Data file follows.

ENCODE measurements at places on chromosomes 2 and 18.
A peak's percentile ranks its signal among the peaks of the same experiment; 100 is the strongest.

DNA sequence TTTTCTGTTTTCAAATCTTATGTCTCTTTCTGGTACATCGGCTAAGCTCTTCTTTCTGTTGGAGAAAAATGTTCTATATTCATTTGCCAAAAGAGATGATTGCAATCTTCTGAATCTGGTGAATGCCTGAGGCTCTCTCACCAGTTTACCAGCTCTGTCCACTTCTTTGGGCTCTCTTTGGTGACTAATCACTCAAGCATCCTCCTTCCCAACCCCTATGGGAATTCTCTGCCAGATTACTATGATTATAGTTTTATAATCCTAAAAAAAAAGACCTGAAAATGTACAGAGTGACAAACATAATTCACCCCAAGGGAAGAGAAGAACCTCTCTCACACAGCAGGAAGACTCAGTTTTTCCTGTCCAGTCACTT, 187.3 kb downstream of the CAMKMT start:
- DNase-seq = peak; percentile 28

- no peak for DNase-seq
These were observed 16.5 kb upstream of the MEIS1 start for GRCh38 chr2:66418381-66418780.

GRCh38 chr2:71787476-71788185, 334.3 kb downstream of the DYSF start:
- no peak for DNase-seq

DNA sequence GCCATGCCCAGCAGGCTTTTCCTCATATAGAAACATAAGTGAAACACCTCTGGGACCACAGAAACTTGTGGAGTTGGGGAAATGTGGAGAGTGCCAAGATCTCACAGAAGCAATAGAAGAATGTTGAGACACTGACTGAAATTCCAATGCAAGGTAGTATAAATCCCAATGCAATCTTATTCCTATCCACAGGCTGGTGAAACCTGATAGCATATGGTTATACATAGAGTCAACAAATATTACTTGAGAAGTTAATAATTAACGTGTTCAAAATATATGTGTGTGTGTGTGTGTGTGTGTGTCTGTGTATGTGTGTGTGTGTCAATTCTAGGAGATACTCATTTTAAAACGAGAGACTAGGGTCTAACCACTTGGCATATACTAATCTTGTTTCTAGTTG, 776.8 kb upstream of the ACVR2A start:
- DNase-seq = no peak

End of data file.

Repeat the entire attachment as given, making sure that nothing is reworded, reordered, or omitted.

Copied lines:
ENCODE measurements at places on chromosomes 2 and 18.
A peak's percentile ranks its signal among the peaks of the same experiment; 100 is the strongest.

DNA sequence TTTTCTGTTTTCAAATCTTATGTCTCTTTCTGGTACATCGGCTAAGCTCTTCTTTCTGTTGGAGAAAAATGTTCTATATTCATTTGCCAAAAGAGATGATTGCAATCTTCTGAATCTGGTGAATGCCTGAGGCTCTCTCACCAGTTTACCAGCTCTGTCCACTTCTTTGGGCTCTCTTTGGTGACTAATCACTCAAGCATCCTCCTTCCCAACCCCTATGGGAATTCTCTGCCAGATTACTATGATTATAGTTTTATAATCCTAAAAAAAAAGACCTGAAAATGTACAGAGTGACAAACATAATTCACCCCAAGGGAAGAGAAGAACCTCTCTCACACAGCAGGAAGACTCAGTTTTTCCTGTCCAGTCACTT, 187.3 kb downstream of the CAMKMT start:
- DNase-seq = peak; percentile 28

- no peak for DNase-seq
These were observed 16.5 kb upstream of the MEIS1 start for GRCh38 chr2:66418381-66418780.

GRCh38 chr2:71787476-71788185, 334.3 kb downstream of the DYSF start:
- no peak for DNase-seq

DNA sequence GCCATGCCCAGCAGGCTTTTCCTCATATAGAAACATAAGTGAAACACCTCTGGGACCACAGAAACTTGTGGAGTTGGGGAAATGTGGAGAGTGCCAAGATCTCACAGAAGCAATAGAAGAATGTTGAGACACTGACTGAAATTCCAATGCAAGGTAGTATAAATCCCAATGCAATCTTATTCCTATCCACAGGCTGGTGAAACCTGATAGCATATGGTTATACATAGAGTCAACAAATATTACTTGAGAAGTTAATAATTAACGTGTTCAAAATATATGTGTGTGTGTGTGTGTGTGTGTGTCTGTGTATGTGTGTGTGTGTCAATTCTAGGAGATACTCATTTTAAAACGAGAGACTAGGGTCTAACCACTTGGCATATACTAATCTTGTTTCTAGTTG, 776.8 kb upstream of the ACVR2A start:
- DNase-seq = no peak